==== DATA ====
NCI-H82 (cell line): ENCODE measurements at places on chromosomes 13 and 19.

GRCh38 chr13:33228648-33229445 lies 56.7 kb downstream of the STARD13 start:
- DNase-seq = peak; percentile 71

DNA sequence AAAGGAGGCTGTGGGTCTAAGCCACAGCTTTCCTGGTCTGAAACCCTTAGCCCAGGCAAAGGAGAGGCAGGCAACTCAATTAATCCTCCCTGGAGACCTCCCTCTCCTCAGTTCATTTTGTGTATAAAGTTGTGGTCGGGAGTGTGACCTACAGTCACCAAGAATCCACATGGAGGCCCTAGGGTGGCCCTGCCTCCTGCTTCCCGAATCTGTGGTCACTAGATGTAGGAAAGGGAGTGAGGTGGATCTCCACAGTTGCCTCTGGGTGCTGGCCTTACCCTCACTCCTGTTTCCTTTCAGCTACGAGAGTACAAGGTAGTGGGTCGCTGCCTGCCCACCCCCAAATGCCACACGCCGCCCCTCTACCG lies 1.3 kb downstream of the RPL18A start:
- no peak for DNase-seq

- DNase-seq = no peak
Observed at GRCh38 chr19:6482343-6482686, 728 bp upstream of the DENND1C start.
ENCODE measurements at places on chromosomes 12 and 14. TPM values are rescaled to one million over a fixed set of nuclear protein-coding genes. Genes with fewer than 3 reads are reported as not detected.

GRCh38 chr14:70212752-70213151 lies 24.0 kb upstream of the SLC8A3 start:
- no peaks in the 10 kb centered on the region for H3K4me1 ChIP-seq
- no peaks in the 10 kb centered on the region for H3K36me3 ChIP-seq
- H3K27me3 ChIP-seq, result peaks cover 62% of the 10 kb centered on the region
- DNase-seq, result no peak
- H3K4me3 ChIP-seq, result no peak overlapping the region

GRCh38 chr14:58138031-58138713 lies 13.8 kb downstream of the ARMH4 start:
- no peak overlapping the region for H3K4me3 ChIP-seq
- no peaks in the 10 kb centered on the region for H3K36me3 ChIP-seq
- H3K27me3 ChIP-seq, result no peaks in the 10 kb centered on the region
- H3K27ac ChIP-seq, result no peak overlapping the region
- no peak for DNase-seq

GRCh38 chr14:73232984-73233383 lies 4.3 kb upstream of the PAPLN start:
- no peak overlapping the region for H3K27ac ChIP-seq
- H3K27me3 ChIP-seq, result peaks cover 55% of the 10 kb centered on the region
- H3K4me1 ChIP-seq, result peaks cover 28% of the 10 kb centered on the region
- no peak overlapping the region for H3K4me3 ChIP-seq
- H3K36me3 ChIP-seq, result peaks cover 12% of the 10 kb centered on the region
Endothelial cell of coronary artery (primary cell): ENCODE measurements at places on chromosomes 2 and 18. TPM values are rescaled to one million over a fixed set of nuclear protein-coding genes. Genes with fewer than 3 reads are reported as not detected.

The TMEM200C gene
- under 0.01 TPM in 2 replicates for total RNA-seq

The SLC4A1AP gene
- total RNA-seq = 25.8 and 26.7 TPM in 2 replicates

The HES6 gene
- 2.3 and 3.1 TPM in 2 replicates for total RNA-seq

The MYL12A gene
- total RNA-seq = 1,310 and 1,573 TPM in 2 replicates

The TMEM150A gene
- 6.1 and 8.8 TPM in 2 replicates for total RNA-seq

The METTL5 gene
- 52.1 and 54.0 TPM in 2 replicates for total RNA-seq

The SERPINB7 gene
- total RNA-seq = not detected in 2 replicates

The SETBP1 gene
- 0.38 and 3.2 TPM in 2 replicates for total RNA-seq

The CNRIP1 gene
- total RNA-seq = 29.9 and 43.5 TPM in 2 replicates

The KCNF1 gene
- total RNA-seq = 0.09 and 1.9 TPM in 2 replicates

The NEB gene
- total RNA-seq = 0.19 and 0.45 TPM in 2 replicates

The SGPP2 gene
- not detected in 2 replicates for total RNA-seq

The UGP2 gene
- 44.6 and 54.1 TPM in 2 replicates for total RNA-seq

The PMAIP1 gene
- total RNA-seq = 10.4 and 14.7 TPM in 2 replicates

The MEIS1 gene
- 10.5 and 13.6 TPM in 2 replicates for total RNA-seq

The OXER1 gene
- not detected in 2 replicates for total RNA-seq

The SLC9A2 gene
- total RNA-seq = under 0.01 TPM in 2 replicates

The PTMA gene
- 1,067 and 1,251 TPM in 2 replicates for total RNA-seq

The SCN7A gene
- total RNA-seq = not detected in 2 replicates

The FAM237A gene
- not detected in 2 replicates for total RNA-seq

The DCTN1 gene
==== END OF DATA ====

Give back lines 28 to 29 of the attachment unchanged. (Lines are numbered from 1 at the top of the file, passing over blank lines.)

The TMEM200C gene
- under 0.01 TPM in 2 replicates for total RNA-seq